Hopefully I am fixed for a little while!

Heather

 
Old 11-18-2008, 07:29 AM   #5
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Re: My chronic ankle instability story

Hi, greeneyeses.

Glad things are going well for you, just wanted to wish you a good recovery, and to say one thing.

I had scar tissue removed from my ankle, it was the best medical decision I've ever made. My ankle still isn't perfect, but it's at least 95% better. It was done early this year, and, from about 6 weeks after the surgery onward, I've felt much better than I did at any point in the year before.

My surgeon told my husband I was fixed immediately after the procedure, but I knew it had worked when the splint came off, I got a look at the ankle, and that weird little spot that had always been swollen, suddenly wasn't.

Best of luck while your recovery continues. And take all of your antibiotics!!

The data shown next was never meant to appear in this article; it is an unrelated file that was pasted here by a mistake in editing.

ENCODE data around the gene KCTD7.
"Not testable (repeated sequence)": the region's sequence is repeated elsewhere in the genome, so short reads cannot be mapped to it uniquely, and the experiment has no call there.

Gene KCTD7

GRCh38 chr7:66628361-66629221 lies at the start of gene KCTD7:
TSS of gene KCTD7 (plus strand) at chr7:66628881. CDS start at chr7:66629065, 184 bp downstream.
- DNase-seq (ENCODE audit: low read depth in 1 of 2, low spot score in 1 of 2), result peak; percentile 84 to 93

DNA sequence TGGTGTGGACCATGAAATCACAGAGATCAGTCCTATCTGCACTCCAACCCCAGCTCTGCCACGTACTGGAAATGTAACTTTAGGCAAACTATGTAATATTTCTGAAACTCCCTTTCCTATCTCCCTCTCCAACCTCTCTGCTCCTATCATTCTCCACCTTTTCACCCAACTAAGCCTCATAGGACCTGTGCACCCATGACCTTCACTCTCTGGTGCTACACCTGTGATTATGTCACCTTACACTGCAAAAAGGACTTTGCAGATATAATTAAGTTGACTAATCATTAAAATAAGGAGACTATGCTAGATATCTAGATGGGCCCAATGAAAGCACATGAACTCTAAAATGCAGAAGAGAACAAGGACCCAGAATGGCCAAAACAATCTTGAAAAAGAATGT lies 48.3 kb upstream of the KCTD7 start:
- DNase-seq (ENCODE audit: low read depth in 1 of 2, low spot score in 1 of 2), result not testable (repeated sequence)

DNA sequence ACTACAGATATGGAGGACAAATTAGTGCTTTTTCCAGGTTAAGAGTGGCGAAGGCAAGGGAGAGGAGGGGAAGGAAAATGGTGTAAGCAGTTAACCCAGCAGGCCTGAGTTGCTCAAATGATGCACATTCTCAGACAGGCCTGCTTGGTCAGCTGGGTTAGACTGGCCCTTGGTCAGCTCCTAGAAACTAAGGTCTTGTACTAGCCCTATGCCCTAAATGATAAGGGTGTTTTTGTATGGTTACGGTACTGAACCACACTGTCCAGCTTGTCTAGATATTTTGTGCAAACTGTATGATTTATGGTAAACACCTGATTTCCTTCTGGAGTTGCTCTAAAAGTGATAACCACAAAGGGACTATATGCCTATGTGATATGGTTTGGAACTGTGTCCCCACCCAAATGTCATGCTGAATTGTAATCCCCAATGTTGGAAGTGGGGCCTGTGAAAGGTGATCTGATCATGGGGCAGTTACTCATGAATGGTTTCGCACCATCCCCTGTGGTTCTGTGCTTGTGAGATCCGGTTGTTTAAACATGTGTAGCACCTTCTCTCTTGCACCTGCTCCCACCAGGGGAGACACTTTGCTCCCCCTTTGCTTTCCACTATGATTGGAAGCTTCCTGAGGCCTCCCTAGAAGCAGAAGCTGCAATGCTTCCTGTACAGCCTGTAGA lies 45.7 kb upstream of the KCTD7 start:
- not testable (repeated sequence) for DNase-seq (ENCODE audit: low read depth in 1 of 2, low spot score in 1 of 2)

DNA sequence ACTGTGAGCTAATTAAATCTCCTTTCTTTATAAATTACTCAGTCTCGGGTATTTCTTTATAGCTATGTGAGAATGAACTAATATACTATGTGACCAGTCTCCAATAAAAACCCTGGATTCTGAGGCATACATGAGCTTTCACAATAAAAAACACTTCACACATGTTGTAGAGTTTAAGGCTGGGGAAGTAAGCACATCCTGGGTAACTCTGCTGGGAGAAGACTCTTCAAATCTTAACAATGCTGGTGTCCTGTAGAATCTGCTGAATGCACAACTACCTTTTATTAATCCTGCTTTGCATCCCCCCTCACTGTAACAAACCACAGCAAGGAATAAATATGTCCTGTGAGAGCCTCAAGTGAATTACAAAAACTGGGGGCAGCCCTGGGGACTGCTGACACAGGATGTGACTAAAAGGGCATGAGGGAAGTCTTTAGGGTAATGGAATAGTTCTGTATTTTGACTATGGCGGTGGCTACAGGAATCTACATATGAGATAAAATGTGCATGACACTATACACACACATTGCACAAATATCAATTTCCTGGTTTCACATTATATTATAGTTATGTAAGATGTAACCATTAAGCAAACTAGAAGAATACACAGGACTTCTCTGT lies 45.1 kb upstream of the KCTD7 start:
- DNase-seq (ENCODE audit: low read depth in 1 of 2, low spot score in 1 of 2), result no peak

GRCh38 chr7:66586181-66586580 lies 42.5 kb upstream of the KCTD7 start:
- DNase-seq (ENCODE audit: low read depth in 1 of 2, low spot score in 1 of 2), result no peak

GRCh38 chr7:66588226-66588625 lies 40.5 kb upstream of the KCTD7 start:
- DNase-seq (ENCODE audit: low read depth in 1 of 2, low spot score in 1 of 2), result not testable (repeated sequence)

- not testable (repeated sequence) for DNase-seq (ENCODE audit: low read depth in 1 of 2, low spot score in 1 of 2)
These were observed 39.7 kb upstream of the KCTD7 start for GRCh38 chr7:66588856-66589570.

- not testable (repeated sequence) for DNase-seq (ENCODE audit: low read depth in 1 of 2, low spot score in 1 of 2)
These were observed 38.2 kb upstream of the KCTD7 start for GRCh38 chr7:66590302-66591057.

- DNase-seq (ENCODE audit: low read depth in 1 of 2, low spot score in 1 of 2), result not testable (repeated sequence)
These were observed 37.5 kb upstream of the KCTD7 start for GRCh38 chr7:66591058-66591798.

Old 11-18-2008, 12:44 PM   #6
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stepbystep89 HB Userstepbystep89 HB Userstepbystep89 HB Userstepbystep89 HB User
Re: My chronic ankle instability story

Greeneyeses,

I am happy to hear things went well!

One little word of advice - watch out for those infections. Like Jane said, take all of your antibiotics!

Keep posting and let us know how you are progressing!

Step

 
Old 11-20-2008, 12:02 AM   #7
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greeneyeses HB User
Re: My chronic ankle instability story

Good news! I went to the doctor and saw the physician's assistant and it doesn't look like I have an infection. I'm finishing up the antibiotics just in case, but once the stitches came out my incisions improved. I got them taken out on Tuesday morning and I just changed the steri-strips and they look really good.

I was originally freaked out because they started leaking yellowish red fluid that looked really bad to me. Apparently that is normal because of the amount of fluid they pump into the joint to do arthroscopic surgery. She said I could be "leaking" until next week.

Anyway, I am progressing well and doing my range of motion exercises. I am PWB most of the time, so I get around pretty quickly (I go to a huge university, so that is a good thing).

Heather